Inflation, and oil, and flights, oh my! Here's why airlines can pass on some additional costs to travelers

Medora Lee
  • Airlines have been taking advantage of strong consumer demand to pass on some of the additional costs of oil and inflation with higher airfares.
  • Consumers have turned away from discretionary goods, but they're not willing to give up travel even as airfares surge.
  • But if you're a budget-conscious traveler, there are steps you can take to get you better prices.

Summer’s heating up and so is inflation. But even with airfares soaring, people are determined to take what they see as a much-needed vacation after two years of pandemic stress. 

Air travel bookings turned sharply higher in March after the omicron wave faded and many destinations eased entry requirements, especially if you were fully vaccinated. Consumers were so eager to travel again, they did so even after oil prices rose to their highest level in about 14 years and faced the highest overall inflation in 40 years.

Fuel is the second-largest expense for airlines at around 30% of operating costs and has doubled in price from a year ago, according to the Energy Information Administration. And airlines have been taking advantage of strong consumer demand to pass on some of those additional costs with higher airfares.

"My coach ticket from Chicago to Phoenix was $1,300, which is over three times the usual fare," said Tom Blew, who took his trip last month to visit family and friends. "I guess pent-up demand isn't price-sensitive, and there are very few options unless you want to fly in the middle of the night."

Travel: No longer optional but a necessity 

Consumers have recently turned away from discretionary goods amid surging inflation to afford everyday necessities like groceries and rent, but there are no signs they’re willing to give up travel even as airfares surge. In April, airline tickets jumped by 8.6%, the largest one-month increase since the Bureau of Labor Statistics started tracking this in 1963.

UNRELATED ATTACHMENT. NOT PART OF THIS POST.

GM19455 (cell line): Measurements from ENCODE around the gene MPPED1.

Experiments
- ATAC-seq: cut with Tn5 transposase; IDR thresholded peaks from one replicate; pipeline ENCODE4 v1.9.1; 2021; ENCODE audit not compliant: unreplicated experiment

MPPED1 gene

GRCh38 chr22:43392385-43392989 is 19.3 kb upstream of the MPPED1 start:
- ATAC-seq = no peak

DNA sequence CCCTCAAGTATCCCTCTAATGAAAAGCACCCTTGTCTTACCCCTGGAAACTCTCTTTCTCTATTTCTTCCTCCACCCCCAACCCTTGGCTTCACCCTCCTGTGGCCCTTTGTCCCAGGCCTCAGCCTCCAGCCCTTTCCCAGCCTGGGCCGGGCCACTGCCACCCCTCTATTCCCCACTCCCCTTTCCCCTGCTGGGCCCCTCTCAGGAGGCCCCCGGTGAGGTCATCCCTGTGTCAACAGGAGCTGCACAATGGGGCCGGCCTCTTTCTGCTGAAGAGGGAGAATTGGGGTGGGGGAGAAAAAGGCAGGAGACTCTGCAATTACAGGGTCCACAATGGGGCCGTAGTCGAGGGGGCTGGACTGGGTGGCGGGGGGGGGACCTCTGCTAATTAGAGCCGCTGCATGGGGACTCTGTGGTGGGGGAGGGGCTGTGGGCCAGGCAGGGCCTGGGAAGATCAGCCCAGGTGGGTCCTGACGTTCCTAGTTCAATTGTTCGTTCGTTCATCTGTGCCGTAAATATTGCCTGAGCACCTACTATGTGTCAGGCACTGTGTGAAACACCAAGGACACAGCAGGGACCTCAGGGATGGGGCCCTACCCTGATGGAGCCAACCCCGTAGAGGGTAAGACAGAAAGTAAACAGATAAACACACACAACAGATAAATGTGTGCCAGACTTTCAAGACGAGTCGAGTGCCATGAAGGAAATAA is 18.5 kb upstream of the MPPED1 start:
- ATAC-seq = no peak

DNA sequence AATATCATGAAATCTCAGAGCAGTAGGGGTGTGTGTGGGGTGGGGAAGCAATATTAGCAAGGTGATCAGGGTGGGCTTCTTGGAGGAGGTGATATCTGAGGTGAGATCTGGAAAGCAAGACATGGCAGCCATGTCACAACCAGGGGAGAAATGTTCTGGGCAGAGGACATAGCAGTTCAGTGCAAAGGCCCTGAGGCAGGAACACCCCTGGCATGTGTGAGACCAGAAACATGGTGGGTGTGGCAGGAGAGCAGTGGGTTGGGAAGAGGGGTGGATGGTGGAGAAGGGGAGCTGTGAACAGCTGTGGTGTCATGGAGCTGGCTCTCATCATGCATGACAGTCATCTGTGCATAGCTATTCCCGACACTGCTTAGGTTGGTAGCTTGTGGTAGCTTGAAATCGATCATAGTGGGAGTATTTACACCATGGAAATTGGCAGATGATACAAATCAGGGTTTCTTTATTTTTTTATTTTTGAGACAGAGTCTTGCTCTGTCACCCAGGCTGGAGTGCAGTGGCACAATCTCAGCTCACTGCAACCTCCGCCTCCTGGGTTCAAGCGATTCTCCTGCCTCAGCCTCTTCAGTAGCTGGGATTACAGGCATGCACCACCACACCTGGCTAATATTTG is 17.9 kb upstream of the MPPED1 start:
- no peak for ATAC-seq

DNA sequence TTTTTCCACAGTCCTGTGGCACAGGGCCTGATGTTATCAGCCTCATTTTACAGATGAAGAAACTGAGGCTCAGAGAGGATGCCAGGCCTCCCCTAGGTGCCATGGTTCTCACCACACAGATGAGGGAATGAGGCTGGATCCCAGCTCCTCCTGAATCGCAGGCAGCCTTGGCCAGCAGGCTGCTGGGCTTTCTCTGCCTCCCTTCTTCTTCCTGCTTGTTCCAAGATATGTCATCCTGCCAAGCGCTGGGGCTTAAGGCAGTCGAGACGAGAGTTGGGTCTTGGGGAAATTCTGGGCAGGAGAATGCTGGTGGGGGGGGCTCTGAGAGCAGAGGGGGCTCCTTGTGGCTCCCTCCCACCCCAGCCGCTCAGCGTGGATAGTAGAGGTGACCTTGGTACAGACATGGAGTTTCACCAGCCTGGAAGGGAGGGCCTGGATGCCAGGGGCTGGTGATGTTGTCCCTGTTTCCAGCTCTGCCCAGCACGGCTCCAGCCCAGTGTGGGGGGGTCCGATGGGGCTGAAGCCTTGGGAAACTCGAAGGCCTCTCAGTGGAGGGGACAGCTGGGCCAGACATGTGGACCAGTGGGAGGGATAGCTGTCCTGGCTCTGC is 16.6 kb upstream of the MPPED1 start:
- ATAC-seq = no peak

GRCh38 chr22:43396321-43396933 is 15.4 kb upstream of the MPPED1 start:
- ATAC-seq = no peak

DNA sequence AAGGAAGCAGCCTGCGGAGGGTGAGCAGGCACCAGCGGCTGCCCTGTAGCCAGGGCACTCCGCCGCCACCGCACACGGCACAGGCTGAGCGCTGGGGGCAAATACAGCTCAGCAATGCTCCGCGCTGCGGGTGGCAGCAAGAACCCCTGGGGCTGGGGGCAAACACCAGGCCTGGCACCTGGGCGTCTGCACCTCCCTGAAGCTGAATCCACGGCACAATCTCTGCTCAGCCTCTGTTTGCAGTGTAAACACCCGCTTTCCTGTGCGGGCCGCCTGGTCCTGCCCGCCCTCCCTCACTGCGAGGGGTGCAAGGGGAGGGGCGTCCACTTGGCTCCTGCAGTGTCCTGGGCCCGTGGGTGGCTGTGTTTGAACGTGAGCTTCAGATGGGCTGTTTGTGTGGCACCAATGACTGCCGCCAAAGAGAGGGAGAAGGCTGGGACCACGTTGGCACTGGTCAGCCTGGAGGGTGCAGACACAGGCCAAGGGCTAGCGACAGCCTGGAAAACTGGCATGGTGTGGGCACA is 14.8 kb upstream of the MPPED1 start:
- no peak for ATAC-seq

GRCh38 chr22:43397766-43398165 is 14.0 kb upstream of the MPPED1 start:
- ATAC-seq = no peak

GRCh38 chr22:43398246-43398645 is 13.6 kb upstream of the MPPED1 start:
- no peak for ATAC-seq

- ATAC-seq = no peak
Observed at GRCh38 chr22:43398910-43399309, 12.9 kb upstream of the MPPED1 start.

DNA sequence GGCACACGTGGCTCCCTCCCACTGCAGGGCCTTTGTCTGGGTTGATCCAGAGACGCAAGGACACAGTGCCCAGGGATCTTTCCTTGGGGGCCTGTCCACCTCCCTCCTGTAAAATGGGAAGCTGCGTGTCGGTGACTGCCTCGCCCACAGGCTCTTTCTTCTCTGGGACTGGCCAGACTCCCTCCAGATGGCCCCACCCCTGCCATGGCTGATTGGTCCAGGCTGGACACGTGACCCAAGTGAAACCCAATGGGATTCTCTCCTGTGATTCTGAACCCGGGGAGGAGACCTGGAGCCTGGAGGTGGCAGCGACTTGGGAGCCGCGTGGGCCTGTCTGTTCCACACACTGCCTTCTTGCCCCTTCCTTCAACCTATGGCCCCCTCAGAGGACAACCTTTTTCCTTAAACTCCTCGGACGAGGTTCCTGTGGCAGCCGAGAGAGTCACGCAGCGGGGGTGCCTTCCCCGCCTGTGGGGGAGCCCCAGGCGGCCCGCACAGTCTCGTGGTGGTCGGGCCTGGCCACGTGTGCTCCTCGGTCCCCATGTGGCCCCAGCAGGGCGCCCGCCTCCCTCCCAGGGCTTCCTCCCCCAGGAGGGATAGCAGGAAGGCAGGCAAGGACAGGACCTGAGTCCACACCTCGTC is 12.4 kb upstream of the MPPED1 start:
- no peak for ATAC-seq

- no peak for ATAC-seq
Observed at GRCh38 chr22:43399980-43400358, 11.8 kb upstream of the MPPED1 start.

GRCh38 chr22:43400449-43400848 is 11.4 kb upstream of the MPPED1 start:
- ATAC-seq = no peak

In the first three months of this year, travel spending exceeded spending on general merchandise (think stuff you can buy on Amazon), which is tapering off. In March, consumers spent $1,290 on average for travel compared with $819 on general merchandise, data from wealth management firm Personal Capital showed. 

Air passengers at an airport.

"In March, we saw what's possible, with surging demand brought on by reduced infection rates, relaxed restrictions and tremendous pent-up demand for people to travel,” said Robert Isom, chief executive officer at American Airlines in its earnings conference call. "Demand is as strong as we've ever seen it.”  

Delta's President Glen Hauenstein agreed, saying in an April earnings call profit margins are looking good "as fuel prices have continued to run up and demand continues to remain strong."

That’s because people want to spend time with family and friends, a Deloitte survey of 4,233 Americans fielded March 23-30 showed. That desire is likely to boost travel above both 2021 and pre-pandemic levels, with 6 in 10 Americans planning trips, up from 50% last year, Deloitte said. Of those, half said they planned to fly and 28% expected to pay “significantly more” for their trips than they did in 2019 partly because of inflation and more savings.